|Date(s):||1905 to 1930|
|Location(s):||Rock Island, Illinois|
|Tag(s):||Augustana College, Rock Island, Gender, Dorm Life|
|Course:||“History of Women in the U.S.,” Augustana College|
Ah the college life. Something many today take for granted. Back in the early 20th century not everyone had the opportunity to go to college, especially women. At the time, it wasn’t seen as important for a women to have an education. But this didn’t stop all women; some desired to be doctors, lawyers, and other such professionals. So these women needed to go to school somewhere to get this education. One of the places they could go was a little private Lutheran school called Augustana College. Located in Rock Island, Illinois, Augustana was a great school with a beautiful campus and a style all its own. But unfortunately for Augustana’s history, it also had it’s faults.
Gender was a major player in early 20th century America. We see women pushing for equality harder than ever before but in order to do that, we have to understand the inequalities that everyday women faced. The everyday woman we’ll look at is the Augustana College woman. She pushed against the habits of older generations of women and decided to get herself educated. Where would she see everyday gender discrimination? In the place she would call her home: the dorms.
Augustana, as a college of high morals and great education, had rules for its students to follow. While it had a generalized version for all students, which never really mentioned any gender differences, the rules for the dorms, which were separated by gender, painted a much different picture. There is a series of documents which showcase some of these rules in President Andreens file at Augustana College. The documents, for the most part, are typed up rules and regulations for men and women at Augustana from 1901-1935. When reading the rules for men, one can see little difference between them and the rules for all students. There are some gender specific rules added like “In general, every student should remember that his conduct is ever to be gentlemanly”. This one popped up throughout 30 years of rules but one that popped up in the late 1920’s was a ruling specifically banning “lady friends… in the private rooms”. For a lutheran college this isn’t surprising but is still a notable mention on gender.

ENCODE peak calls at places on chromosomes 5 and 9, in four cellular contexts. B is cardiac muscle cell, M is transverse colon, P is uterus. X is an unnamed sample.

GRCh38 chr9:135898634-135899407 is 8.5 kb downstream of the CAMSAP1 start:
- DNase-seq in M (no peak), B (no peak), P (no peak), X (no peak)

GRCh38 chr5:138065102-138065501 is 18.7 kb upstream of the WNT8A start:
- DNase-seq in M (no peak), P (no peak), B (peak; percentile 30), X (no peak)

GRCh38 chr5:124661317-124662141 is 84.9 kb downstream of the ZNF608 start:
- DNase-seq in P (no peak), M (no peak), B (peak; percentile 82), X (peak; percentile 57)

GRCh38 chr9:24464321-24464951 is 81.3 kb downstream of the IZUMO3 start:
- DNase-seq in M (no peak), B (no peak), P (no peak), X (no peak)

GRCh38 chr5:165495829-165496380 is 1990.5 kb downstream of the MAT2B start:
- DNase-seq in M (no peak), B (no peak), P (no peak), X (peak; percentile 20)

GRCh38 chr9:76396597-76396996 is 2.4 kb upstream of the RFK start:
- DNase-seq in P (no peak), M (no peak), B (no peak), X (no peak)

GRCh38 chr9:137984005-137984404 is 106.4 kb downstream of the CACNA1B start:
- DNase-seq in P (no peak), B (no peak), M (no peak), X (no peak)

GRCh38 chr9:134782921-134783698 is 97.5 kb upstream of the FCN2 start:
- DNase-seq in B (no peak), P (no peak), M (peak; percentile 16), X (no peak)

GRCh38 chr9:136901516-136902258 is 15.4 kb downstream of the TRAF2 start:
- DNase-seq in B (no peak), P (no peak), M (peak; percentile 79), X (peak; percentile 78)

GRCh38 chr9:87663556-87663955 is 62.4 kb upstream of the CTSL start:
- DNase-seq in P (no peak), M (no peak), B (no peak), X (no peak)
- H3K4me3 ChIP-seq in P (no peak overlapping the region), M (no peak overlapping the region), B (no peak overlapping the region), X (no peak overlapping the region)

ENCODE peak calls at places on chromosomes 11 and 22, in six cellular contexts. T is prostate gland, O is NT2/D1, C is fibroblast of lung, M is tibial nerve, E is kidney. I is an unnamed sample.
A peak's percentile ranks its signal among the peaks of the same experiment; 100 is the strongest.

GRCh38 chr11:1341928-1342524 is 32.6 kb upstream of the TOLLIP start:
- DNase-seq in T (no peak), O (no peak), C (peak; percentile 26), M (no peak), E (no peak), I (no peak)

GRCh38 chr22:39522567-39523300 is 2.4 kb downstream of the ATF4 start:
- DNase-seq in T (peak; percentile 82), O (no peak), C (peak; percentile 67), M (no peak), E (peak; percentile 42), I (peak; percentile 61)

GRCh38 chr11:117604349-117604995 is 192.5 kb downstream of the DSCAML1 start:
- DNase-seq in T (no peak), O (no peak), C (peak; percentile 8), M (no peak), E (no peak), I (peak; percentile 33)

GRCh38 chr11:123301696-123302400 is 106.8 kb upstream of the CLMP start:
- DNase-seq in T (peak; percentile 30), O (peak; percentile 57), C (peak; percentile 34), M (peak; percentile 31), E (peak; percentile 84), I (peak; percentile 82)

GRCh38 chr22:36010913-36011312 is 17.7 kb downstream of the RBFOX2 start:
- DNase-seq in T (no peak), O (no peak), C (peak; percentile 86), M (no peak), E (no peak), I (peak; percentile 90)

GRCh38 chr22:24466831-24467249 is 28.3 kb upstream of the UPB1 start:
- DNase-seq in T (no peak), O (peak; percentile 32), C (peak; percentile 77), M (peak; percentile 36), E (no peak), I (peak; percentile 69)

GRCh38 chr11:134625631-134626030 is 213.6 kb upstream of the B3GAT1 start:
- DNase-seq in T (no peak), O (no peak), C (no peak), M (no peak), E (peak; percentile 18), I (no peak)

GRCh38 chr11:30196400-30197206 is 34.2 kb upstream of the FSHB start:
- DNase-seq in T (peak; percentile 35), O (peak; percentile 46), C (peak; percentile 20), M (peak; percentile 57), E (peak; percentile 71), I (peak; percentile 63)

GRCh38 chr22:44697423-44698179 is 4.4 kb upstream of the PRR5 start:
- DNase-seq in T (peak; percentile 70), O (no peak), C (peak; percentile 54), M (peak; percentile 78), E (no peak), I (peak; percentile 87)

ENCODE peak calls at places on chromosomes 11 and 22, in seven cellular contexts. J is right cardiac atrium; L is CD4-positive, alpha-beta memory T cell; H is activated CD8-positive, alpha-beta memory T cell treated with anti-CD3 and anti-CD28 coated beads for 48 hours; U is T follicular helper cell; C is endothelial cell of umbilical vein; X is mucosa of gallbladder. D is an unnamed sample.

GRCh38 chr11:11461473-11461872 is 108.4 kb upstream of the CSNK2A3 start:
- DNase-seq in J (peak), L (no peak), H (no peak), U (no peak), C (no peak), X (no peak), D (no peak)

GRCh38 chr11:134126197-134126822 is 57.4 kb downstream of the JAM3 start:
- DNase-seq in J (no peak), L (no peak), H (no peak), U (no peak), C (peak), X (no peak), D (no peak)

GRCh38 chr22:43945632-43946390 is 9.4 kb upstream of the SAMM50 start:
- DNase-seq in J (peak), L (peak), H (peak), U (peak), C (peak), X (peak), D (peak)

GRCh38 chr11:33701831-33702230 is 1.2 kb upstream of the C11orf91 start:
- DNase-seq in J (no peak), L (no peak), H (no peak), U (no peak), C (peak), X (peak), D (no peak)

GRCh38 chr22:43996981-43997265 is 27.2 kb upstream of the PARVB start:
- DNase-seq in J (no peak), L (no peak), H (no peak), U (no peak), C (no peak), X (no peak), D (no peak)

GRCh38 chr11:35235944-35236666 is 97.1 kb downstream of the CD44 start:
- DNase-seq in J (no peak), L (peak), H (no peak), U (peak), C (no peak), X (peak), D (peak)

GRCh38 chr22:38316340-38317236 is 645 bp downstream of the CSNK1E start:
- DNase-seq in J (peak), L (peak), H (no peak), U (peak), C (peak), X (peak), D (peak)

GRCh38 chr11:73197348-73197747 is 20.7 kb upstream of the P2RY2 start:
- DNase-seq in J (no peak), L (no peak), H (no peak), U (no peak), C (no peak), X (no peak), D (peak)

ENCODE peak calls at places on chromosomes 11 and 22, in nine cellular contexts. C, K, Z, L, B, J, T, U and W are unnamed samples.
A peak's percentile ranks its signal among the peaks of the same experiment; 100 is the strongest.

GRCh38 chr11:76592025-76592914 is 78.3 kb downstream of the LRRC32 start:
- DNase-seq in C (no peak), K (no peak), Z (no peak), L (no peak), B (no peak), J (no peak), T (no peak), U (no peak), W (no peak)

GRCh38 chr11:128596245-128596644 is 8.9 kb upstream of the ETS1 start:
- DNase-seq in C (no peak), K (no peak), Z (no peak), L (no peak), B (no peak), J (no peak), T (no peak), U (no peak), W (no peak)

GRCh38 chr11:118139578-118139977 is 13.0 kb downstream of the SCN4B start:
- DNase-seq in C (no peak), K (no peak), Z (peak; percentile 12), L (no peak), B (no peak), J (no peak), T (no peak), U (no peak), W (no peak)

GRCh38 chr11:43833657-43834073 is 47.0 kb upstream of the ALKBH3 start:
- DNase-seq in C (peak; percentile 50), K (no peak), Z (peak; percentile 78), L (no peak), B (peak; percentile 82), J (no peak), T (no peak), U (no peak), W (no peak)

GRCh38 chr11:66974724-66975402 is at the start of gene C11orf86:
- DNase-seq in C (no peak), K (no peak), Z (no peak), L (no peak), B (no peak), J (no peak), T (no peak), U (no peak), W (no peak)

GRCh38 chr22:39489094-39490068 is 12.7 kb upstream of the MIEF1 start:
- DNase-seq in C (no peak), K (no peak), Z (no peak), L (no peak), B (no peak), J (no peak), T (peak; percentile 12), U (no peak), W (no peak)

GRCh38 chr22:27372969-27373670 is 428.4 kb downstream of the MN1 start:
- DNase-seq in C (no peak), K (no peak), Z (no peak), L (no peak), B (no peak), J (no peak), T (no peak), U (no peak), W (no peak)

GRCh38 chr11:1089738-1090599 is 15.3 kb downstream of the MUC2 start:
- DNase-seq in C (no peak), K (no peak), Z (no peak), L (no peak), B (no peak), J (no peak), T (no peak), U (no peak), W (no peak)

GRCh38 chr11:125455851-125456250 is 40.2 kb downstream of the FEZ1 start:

When you go over into looking at the woman's rules however, one can see much stricter rules about how they should act, what they could and could not do as well as when they could not do it. For example if an Augustana female wanted to go to the cities for any reason, they had to notify the lady principle. There was no mention of that in any of the rules for males. The women also had a rule similar to the “gentlemen rule” mentioned early except theirs was much more specific and was reinforced as the subject of a note written to the ladies in the dorms by the lady principle (during one of the years in 1901-1935). Women had specially set times for when they could use the showers. Men had specific times as well but they had over double the amount of hours per week to get into the showers (men at 30 hrs/week, women at 14 hrs/week). One of the most surprising rules, which was never mentioned in the mens rules, was that in order to go home and visit their parents, the girl in question had to have a signed letter from one of their parents or guardians to do so. Men, it appears, had no such restriction.
While the amount of rule differences and inequalities might seem a bit intense, it was simply part of the times. During this time period, the University of Alabama, the college tried to ban certain types of dances at formal events because it caused the older generations, and the students parents, “endless concern”. Lisa Dorr, a writer about Alabama women in Alabama Heritage, writes that “Social engagements had changed considerably since the era when [her] parents had be of student age, and many adults feared such activities could lead only to depravity”. It wasn’t just at Augustana where these kinds of things were happening. Women of this time were still seen as delicate and pure and a college wanted to do whatever it could to keep its upstanding reputation. If the parents of students had seen acts of depravity happening at the campus, then they would probably not let their son or daughter to attend.